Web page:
It is the arrival, the rupture of im/migration, and the attempt at re-connection and return that causes this breakage, that requires this touch. When Kapil asks herself, “What kind of person goes home?” (19), she knows that “home” is located simultaneously in several physical addresses as well as in ancestral memory, and that it requires commute time, crossing an international date line and remembering what cannot be explained. The avoidance she mentions above—the fear of re-connecting, arriving/returning and writing—are symbolized in the failure, the release, the throwing of the book into the dark garden. The way this kind of information can function as a grave (41) is both a paralysis and an erasure for many diasporic writers in the process of decolonizing the mind.
These electrobion notes, which are not really notes but dreamed up, basic observations which bely the facts, the following fact, which is turn destroys a content as yet unwritten:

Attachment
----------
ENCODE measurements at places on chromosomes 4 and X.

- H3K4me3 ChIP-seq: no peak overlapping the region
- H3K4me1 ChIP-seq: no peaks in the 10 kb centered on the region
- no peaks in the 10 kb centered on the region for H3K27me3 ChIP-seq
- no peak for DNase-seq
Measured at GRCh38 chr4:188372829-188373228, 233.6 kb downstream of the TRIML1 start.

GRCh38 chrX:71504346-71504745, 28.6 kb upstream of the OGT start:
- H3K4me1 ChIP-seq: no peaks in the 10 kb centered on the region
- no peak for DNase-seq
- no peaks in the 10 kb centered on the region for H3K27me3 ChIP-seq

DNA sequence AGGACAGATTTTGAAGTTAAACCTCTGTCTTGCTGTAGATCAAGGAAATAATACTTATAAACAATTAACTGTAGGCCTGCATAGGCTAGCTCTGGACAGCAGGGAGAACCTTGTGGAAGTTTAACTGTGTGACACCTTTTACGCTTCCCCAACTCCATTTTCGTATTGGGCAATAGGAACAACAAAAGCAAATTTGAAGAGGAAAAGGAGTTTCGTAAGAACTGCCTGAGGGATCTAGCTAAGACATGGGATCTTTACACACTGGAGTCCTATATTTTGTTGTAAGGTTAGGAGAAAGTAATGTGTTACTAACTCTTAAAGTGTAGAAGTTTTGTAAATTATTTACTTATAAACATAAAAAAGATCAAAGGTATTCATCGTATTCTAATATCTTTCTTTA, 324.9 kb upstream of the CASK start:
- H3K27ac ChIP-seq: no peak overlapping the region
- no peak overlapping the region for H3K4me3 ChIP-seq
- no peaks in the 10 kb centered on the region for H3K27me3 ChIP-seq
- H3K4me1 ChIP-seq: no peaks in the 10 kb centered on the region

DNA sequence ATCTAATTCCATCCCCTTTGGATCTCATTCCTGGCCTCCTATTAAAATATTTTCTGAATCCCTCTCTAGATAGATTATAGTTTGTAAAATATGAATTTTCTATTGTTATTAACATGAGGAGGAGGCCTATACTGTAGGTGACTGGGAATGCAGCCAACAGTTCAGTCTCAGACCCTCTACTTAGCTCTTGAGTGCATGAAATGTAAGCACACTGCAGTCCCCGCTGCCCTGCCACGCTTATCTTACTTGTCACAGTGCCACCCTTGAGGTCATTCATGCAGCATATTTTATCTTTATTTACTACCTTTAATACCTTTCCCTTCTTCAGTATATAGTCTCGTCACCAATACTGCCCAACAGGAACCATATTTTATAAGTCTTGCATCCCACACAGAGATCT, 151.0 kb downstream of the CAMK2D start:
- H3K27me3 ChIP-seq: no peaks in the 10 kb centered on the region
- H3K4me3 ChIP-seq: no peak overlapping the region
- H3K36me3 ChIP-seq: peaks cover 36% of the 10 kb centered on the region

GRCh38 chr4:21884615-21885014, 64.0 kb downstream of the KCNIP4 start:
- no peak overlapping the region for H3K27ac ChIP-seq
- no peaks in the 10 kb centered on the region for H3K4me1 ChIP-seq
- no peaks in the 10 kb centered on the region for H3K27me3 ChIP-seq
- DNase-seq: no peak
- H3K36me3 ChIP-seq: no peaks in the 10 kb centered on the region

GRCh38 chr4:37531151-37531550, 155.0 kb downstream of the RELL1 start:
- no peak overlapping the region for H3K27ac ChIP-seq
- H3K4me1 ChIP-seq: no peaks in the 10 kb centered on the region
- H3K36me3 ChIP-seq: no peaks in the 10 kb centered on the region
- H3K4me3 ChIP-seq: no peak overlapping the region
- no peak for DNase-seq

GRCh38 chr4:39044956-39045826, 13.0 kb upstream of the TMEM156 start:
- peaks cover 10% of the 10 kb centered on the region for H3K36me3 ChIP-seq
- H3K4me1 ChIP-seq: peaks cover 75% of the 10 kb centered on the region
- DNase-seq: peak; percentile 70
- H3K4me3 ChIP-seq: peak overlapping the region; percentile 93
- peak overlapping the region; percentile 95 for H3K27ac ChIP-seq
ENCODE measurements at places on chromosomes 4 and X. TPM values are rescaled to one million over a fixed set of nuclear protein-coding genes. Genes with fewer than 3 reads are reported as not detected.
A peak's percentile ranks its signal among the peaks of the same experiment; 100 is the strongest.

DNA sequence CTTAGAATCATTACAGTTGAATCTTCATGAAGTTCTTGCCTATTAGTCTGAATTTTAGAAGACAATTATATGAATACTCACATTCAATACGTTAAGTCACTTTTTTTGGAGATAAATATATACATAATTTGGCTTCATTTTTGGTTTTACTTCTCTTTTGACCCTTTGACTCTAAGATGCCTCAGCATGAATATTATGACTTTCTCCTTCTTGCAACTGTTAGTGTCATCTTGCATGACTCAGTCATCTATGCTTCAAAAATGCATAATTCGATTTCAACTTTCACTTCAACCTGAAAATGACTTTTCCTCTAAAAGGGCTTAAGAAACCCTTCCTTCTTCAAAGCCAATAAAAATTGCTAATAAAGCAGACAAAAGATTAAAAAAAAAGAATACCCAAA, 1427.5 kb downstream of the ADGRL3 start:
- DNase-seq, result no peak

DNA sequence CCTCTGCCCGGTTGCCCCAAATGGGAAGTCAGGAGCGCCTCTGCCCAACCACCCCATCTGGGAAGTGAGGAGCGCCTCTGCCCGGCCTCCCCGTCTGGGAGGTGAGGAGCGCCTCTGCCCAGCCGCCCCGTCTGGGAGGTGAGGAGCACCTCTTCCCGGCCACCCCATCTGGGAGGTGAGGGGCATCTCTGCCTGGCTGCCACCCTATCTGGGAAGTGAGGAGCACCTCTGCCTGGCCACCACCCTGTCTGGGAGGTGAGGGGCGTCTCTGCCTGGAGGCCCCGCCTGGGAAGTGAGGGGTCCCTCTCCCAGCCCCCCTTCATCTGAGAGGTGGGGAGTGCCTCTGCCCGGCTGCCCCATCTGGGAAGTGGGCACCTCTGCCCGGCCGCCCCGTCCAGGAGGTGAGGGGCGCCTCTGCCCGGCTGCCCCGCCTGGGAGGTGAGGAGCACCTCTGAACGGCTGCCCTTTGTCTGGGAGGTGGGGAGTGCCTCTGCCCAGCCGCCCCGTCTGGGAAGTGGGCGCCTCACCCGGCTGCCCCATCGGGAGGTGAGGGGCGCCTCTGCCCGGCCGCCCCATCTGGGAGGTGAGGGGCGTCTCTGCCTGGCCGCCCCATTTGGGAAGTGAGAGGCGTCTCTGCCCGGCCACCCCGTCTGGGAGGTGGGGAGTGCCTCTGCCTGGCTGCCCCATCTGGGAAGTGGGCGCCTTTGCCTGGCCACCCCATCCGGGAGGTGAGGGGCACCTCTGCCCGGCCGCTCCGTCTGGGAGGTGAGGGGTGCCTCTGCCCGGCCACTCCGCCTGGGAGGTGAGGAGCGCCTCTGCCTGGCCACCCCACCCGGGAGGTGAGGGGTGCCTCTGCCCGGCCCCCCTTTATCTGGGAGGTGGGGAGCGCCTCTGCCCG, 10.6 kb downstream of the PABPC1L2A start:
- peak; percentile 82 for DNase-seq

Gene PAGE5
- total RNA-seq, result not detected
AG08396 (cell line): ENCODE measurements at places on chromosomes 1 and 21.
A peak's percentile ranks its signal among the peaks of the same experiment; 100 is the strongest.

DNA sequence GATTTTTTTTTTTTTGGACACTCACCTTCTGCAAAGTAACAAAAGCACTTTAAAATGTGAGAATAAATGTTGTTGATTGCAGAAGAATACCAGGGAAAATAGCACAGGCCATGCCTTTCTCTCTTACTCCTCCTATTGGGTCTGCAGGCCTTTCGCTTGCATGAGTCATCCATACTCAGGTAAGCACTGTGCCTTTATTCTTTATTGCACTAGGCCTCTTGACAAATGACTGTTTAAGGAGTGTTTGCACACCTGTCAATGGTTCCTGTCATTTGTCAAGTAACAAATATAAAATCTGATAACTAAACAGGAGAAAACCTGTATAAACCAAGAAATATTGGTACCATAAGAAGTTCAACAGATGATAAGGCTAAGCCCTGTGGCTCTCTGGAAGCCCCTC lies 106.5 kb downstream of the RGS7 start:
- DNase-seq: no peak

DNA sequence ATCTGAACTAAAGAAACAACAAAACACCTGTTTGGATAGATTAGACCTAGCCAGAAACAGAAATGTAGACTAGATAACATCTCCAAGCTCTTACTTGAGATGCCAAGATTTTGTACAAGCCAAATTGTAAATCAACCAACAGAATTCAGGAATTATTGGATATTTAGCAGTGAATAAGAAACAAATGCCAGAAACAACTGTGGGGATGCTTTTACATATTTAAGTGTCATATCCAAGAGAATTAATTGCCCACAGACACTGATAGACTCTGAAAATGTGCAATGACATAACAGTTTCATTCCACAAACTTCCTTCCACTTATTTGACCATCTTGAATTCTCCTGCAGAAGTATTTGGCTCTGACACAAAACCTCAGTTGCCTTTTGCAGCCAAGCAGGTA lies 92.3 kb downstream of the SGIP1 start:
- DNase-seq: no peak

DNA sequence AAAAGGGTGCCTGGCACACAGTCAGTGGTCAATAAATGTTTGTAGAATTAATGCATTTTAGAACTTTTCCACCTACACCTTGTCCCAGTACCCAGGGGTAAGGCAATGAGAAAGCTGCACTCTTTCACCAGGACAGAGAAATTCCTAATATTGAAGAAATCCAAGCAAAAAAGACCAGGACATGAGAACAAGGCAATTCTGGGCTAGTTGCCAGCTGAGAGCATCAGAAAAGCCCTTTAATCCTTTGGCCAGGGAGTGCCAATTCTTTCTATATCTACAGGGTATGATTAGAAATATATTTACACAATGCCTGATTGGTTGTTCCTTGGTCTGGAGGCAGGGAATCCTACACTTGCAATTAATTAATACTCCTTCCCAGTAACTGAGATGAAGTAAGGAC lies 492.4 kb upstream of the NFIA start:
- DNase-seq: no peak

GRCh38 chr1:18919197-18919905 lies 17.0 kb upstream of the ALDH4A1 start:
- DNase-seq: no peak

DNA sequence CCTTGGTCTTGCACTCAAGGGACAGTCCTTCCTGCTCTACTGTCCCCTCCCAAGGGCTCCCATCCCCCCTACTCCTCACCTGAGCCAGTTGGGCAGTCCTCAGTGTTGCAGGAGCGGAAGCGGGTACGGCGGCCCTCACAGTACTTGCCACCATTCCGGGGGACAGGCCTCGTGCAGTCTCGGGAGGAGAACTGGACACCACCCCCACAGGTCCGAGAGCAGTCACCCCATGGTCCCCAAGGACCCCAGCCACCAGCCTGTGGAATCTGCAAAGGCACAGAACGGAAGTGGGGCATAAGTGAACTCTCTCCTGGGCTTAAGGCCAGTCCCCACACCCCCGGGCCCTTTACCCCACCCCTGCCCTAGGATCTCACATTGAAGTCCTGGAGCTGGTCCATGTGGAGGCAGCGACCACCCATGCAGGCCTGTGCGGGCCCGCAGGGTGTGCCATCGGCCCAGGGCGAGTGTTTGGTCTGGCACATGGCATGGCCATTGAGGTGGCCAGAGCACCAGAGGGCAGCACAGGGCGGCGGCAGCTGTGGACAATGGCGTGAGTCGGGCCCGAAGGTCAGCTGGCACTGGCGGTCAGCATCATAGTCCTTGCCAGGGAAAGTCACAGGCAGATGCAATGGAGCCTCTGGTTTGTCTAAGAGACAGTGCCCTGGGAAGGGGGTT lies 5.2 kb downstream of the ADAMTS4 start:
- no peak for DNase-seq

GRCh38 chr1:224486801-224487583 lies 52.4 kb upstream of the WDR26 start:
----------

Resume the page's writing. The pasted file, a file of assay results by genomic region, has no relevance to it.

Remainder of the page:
I don’t exist.
I never existed. We shift our chairs to avoid the sunlight, eclipse light, which could damage us forever. (32-33)
This moment in Schizophene instantly recalled a similar moment of im/possible existence in Ronaldo V. Wilson’s Poems of the Black Object (Futurepoem Books, 2009):
Each shot (photograph, point, poem, sentence) my memory, truncation, embrace, deferral, a poetics, is not writing out of or into, but through the center of whatever I mark to be the current state of what is the deliberate gesture in:
It is impossible to say who I am. (59)
Kapil and Wilson are both working with the intensity of fragmentation as diasporic subjects, as colonized subjects, and they both embody that fragmentation as visual and textural fields. Kapil throws the book into the snow, tries to touch everything at once, tries to adhere to the surface of the city, the surface of the page, and fails. But this book is what comes after. “Later that night it rained, washing the country away. A country both dead and living that was not, nor ever would be, my true home.” (69). With this shattering final line, Kapil’s Schizophrene squats inside the wetness of the place that can never be home and retrieves every piece, every penciled sentence.